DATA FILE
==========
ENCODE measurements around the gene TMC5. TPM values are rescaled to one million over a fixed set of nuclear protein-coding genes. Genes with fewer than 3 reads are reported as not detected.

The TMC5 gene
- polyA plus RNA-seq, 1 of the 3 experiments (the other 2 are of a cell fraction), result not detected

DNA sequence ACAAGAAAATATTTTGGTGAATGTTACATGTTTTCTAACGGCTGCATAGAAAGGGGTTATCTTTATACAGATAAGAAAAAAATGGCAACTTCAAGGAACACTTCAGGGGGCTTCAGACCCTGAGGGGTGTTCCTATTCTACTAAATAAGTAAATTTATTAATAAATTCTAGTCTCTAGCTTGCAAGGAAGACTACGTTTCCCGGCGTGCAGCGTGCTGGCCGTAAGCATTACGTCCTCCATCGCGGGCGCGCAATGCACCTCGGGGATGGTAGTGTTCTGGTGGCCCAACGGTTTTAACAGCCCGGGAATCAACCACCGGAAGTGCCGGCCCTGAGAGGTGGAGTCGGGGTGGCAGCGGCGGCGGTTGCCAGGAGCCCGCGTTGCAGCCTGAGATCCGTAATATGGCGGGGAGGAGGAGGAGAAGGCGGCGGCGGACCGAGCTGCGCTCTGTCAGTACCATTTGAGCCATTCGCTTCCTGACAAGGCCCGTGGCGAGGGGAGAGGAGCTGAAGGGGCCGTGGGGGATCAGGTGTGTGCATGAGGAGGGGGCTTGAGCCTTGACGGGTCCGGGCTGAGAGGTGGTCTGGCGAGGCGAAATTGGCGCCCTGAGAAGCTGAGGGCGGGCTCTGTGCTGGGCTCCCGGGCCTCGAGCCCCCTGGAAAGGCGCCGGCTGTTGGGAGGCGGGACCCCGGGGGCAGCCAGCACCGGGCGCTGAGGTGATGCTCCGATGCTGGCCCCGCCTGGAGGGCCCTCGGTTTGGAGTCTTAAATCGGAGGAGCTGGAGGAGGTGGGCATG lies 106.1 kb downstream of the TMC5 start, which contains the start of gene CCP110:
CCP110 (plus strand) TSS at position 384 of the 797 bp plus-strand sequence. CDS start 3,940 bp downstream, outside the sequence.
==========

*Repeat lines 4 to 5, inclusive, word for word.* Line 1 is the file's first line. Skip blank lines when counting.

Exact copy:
DNA sequence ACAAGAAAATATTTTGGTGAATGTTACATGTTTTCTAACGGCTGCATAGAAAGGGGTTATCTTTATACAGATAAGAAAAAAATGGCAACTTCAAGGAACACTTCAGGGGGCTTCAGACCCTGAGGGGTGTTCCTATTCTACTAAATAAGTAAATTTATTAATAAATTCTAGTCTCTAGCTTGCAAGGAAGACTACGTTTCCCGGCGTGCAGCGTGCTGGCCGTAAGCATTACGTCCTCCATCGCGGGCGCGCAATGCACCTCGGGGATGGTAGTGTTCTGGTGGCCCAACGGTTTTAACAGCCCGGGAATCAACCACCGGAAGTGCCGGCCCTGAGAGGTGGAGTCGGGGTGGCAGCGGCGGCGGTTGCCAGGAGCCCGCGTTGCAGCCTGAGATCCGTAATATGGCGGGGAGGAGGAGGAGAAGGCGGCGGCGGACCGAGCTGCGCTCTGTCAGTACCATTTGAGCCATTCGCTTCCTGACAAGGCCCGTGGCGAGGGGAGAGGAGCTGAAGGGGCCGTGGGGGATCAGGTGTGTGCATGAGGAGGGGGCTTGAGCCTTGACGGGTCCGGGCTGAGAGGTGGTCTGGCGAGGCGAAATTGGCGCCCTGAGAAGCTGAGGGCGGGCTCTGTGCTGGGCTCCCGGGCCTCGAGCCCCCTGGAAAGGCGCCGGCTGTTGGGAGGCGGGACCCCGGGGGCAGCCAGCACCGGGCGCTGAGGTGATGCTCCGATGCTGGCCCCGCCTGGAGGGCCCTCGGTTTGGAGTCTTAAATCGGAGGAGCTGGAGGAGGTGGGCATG lies 106.1 kb downstream of the TMC5 start, which contains the start of gene CCP110:
CCP110 (plus strand) TSS at position 384 of the 797 bp plus-strand sequence. CDS start 3,940 bp downstream, outside the sequence.